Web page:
« Sierra broke my keyboard modifier keys and I refused to wait for a fix

September 23, 2016 • ☕️ 2 min read

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I’m addicted to staying up to date on software. I seem to do this to myself because of a healthy mix of personal and professional curiosity with a sprinkle of masochism. The latest update to Apple’s Desktop Operating System — titled Sierra — dropped this week and its actually been pretty stable. For years I had issues with my code for days or weeks after a major update, but that seems to have improved in the last few updates. That’s not to say there are no issues though:

  • Plugged into a display, my computer won’t wake up without opening the laptop lid
  • Logitech mice are barely functioning
  • Keyboard key modifiers have stopped working

I’m a heavy keyboard user — I barely use a mouse at all — so that last bullet point is really tough for me to deal with. First let’s talk about what the keyboard modifiers are for. I work remotely so a lot of the time I’m working on my Macbook, using the builtin keyboard. However, sometimes I work at home with an Apple Display and an external Keyboard. I prefer a mechanical keyboard, which tend to have the more common Windows/Linux key layout. A Macbook keyboard looks something like this:

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Whereas the more common layout looks more like this:

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Note the that the Windows button (bottom left) acts as basically the same key as the Mac’s Command button. In Mac world, the Command button is heavily used, though. So the Alt (option) and Command (Windows key) are flipped between the two keyboards. This is a problem because my muscle memory has me used to the Command button being next to the space bar and the Option key being to the left of that.

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So before Sierra, you would follow the instructions here and move on with your life. It was a supported configuration out-of-the-box from Apple. Well, that menu still exists but the functionality seems to have broken. So, the Engineer in me went looking for a couple rolls of duct tape, because I’m not about to change my workflow.

After some searching I came across Karabiner. This let’s you remap keys and do somewhat complicated things. It has a whole application and user interface. Rather than deal with a new user interface, I simply installed the little tool that remaps keys on the fly from here. With that I configured my key mapping in “~/.karabiner.d/configuration/karabiner.json”:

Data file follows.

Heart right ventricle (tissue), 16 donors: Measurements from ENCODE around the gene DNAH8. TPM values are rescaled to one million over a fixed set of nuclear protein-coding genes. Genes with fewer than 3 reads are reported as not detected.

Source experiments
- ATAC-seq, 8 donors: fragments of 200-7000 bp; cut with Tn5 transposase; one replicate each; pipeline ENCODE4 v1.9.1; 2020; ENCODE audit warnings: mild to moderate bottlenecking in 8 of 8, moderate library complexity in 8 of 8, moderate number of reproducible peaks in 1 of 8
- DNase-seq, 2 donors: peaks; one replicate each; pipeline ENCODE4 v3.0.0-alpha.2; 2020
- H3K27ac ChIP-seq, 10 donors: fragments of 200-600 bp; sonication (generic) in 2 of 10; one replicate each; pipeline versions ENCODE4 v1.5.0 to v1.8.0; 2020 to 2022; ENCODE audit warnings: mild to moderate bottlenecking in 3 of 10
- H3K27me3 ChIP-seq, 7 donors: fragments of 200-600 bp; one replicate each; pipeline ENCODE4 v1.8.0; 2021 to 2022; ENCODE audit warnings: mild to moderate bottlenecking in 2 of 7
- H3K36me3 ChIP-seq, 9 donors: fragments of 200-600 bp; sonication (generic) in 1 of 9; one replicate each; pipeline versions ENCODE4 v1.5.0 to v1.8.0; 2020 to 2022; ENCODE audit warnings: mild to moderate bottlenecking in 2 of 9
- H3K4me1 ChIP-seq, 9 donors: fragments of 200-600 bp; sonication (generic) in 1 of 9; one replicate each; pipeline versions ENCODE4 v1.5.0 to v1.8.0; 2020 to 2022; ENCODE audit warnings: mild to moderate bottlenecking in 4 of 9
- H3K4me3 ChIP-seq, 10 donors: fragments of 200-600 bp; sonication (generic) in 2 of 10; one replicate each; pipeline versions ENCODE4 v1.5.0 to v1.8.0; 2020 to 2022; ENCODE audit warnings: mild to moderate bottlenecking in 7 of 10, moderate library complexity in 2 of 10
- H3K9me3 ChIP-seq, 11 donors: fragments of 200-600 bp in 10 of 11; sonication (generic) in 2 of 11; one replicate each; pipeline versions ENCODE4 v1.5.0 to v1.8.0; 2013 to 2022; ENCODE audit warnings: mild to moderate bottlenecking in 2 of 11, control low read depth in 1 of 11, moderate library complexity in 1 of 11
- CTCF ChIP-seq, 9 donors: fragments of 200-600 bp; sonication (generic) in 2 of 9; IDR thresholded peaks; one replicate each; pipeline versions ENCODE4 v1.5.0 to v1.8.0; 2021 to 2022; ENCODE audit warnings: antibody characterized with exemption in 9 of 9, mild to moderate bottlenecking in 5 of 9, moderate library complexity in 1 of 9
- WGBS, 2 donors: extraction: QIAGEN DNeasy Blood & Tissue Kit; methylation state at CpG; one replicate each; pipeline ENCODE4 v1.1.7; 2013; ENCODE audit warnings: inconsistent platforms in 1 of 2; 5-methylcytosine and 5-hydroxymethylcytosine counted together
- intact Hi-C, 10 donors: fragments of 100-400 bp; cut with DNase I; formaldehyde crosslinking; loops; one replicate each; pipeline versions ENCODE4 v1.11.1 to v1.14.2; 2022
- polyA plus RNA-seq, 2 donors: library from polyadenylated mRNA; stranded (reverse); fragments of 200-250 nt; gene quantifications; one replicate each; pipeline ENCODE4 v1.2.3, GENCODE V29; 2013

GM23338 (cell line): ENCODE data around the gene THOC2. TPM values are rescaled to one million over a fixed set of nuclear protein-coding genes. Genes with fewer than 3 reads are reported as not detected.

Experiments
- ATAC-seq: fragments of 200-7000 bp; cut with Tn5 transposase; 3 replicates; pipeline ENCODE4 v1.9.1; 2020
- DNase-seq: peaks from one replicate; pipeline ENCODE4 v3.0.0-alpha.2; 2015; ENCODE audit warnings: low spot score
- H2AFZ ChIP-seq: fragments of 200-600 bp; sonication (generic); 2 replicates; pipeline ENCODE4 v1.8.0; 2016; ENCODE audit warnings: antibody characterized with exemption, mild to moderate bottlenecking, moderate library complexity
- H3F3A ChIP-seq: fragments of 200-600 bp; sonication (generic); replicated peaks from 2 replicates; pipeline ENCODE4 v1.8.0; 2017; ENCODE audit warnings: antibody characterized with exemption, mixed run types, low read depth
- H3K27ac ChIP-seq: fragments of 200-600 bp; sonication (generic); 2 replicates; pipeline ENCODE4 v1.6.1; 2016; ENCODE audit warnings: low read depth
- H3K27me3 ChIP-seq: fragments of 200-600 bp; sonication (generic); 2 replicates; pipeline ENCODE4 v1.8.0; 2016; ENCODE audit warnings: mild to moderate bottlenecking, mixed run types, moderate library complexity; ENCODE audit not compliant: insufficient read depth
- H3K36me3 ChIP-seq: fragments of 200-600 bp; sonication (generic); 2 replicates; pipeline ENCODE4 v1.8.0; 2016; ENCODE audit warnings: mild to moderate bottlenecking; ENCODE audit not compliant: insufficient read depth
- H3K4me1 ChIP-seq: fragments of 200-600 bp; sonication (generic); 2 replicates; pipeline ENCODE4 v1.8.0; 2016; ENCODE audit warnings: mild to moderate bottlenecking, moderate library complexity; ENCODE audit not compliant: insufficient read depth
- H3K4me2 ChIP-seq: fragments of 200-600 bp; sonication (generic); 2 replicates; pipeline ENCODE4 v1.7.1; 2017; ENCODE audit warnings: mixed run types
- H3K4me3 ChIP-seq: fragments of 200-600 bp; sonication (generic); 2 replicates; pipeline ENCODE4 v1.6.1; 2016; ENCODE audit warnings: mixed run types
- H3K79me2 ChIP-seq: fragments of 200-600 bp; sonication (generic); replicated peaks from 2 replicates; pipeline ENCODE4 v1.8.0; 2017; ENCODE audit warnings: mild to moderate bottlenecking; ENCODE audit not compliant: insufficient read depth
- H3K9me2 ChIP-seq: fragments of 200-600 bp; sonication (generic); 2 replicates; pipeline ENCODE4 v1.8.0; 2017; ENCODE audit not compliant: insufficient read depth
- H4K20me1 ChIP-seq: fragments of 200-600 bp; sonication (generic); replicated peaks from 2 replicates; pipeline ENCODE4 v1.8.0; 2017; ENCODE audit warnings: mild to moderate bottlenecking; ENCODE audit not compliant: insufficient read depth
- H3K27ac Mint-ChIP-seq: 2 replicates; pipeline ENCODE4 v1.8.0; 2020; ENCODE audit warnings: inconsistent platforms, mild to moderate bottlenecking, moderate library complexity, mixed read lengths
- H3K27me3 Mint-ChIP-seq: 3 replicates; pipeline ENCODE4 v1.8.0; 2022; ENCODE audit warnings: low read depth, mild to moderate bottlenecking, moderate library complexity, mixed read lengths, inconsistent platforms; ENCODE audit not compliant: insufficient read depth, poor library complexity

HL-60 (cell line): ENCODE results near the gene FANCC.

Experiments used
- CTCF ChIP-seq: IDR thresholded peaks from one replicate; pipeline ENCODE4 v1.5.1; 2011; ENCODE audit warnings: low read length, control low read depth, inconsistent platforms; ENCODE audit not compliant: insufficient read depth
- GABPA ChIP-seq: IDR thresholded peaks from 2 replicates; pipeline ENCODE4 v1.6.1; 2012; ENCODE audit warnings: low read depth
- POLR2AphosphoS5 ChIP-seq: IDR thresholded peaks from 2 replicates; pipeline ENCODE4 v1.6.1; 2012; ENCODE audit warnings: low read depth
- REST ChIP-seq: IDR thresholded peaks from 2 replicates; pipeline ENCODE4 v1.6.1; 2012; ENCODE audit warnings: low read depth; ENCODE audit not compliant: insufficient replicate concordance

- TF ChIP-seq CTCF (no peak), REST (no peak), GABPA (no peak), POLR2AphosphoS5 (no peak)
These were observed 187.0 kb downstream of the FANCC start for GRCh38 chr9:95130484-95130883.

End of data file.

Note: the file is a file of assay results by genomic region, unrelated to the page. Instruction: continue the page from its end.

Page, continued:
“profiles”: [
      “name”: “Keyboard”,
      “selected”: true,
      “simple_modifications”: {
        “caps_lock”: “escape”,
        "left_command": "left_option",
        "left_option": "left_command"

Sweet, 🍰 (Piece of cake). I returned to work as normal. Later in the day I moved to my front-porch to work and was immediately discombobulated as my Macbook keyboard was now messed up (reversed Option and Command). I could edit that config each time I switch keyboards, but that seems fairly tedious. With a little bit of research, I found a Github issue complaining about the same thing (thanks again, Internet) which referenced a tool called Hammerspoon. Hammerspoon allows you to plug-in to certain OS events like USB device changes. This’ll work great. After installing Hammerspoon, I needed another keyboard configuration as well as a simple way to swap them:

// new karabiner config
  "profiles": [
      "name": "Macbook Keyboard",
      "selected": false,
      "simple_modifications": {
        "caps_lock": "escape"
      "name": "External Keyboard",
      "selected": true,
      "simple_modifications": {
        "caps_lock": "escape",
        "left_command": "left_option",
        "left_option": "left_command"

-- ~/.hammerspoon/init.lua
local usbWatcher = nil
local home = os.getenv("HOME")

function usbDeviceCallback(data)
  if (data["productName"] == "QuickFire Rapid keyboard") then
    if (data["eventType"] == "added") then
      hs.execute(home .. '/.hammerspoon/karabiner-switcher 1')
    elseif (data["eventType"] == "removed") then
      hs.execute(home .. '/.hammerspoon/karabiner-switcher 0')

usbWatcher = hs.usb.watcher.new(usbDeviceCallback)

Look at that little Lua function that checks the keyboard being plugged in. You’ll need to make sure that “productName” matches _your_ keyboard. I got the product name by plugging in my keyboard, going to System Preferences > Keyboard > Modifier Keys and check what your keyboard name is in that keyboard dropdown. Note that “~jonphenow/.hammerspoon/karabiner-switcher” is just a little script I wrote to switch the Karabiner config around. This hasn’t been written yet, so let’s do that:

#!/usr/bin/env ruby

require ‘json’

select = ARGV[0].to_i

filename = ”#{ENV[“HOME”]}/.karabiner.d/configuration/karabiner.json” file = File.open(filename) data = JSON.parse(file.read) file.close

data[“profiles”][0][“selected”] = select == 0 data[“profiles”][1][“selected”] = select == 1

json = JSON.generate(data)

file = File.new(filename, “w”) file.write(json) file.close

Then you’ll need “chmod +x” that file so it can be executed. I’m partial to Ruby to so I whipped that up quick, but this would be just as easy to write in another language. Basically all it does is take an index of an array and flip a boolean on the configuration. Now, select the Hammerspoon menu item and “Reload Config” and you should be able to switch between keyboards at will.

With a little bit of tinkering I’m back to my normal workflow with keyboards, now if someone would write a Logitech mouse driver real quick, that’d be 👌 by me.


If you enjoyed this, hit the little ❤️ and let me know [@jphenow](https://twitter.com/jphenow).

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Jon Phenow

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